A Maverick Media Mogul Takes on Mainstream Spinelessness
by Katrina vanden Heuvel
"I will tell you that there won't be any corporate considerations. No earnings per share issues, No worries about advertisers and what they might think." Okay, you probably think these are lines from a recent Nation editorial or Bill Moyers' latest speech.
It's actually Mark Cuban blogging about his negotiations with Dan Rather to launch a program on HDNet, his high-definition cable channel that reaches about 3 million homes. (Later this week, Rather will announce that he's joining Cuban's channel--launching "Dan Rather Presents" this October. ) Cuban also owns HDfilms production company.
At a time when CBS News is run by "by bean counters and profiteers with no interest in serious news," as Moyers recently put it, the billionaire entrepreneur and owner of the Dallas Mavericks basketball franchise seems ready to revive public interest journalism.
At a time when newspapers and traditional media seem clueless about their future, Cuban sees opportunity. In a recent post on his popular blog, Cuban lamented what he calls the loss of spine and guts in mainstream journalism. "Young people aren't turning away from mainstream media because they don't care about current events," he writes, "but because the media don't know how to connect with them."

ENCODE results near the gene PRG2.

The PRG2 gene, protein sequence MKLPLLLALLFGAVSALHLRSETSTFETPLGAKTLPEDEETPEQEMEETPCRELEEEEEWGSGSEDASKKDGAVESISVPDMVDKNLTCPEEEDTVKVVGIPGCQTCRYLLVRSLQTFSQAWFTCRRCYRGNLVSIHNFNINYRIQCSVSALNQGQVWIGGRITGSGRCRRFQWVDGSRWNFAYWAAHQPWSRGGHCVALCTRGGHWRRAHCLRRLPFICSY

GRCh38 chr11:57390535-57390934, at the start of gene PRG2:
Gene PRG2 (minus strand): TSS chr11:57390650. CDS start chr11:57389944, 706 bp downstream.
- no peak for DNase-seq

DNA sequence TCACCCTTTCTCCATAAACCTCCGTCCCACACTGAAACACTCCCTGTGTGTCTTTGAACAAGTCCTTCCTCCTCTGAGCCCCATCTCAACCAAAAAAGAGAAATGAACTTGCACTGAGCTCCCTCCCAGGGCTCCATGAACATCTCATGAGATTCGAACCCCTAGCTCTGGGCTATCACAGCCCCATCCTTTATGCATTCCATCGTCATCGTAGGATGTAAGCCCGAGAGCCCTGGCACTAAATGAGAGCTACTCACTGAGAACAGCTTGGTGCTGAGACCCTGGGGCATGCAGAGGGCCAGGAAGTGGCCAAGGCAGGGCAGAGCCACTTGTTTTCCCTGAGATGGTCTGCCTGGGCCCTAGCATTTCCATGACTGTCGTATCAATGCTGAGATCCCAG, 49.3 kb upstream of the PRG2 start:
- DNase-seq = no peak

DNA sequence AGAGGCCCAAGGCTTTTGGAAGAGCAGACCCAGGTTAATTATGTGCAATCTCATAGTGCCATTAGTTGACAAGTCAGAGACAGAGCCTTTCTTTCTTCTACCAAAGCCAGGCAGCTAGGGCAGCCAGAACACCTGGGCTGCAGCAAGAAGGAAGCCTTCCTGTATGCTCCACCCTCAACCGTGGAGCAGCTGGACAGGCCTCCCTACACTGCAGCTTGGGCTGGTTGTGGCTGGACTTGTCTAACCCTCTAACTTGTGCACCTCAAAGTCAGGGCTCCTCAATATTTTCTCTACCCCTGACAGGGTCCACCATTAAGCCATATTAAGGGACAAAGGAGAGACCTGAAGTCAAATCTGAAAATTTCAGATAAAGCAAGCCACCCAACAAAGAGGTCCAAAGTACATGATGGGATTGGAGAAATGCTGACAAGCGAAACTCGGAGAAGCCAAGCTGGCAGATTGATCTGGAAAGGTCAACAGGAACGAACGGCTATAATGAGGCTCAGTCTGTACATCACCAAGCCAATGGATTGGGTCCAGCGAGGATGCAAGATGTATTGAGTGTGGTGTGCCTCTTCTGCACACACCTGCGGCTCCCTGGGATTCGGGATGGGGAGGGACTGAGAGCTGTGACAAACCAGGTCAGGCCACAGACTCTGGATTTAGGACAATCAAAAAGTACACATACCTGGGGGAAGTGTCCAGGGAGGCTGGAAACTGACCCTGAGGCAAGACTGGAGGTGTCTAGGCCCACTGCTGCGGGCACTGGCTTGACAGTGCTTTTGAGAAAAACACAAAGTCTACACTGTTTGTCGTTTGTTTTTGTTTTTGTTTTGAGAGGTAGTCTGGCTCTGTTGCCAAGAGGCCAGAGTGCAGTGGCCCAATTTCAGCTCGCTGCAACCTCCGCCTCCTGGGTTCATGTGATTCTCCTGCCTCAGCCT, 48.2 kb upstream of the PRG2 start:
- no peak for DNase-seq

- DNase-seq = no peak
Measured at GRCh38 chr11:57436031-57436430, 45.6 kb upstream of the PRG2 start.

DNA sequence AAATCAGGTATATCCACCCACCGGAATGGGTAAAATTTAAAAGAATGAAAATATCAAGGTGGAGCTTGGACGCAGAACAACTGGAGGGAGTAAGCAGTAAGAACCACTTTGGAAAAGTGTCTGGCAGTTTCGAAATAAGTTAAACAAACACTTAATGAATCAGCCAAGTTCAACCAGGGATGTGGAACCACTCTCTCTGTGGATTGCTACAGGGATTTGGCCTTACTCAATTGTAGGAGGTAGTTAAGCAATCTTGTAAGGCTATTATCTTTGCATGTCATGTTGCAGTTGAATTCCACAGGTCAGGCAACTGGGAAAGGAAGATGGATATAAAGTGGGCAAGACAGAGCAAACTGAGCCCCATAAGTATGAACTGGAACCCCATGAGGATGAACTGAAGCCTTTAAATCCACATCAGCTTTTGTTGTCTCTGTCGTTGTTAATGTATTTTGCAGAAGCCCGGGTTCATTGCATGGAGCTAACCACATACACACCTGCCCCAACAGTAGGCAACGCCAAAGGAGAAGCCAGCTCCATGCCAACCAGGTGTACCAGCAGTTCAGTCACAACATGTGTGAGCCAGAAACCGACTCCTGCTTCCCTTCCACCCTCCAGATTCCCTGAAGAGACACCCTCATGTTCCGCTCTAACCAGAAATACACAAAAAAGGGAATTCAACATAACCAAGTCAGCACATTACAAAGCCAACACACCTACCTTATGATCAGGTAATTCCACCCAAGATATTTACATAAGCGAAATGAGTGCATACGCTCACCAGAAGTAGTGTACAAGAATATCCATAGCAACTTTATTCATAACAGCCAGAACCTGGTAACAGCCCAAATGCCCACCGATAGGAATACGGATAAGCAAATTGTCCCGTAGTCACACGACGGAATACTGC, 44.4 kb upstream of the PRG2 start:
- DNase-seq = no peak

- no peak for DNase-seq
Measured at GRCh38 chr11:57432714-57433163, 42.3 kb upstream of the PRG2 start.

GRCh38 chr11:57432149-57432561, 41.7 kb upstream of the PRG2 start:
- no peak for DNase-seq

(Cuban also likes to boast that HDNet News is working to hire "the young and the restless to go out and produce stories that matter. Stories that have payoff." )
Echoing any number of Nation editors/writers, Cuban adds, "Even for a 21-year old, it's not just about Paris Hilton, Bradgelina and the latest rap feud. Kids want to learn. They want to know. Journalism matters....We will produce news reports that matter to people of all ages."
I think he's one of the the most interesting media moguls around. What's appealing is that Cuban isn't just talking the talk. As Dan Rather might say, this guy "walks the walk"--putting his money into projects like "Sharesleuth," a new investigative website launched last month that will, as Cuban puts it, "do nothing but try to uncover corporate fraud." He's hired longtime business reporter, Christopher Carey, away from the St. Louis Post-Dispatch, to run the site--which will go live next month.
Last Spring, Alex Jones, Director of the Kennedy School's Shorenstein Center on the Press wrote that "Traditional media of all kinds are retreating from the job of covering news on politics, policy and other topics because some consider them boring--the kiss of death. What might be alternative ways to keep accountability widely available?"
Mark Cuban may just be the alternative needed to shake up the traditional media world.
Katrina vanden Heuvel is editor of The Nation.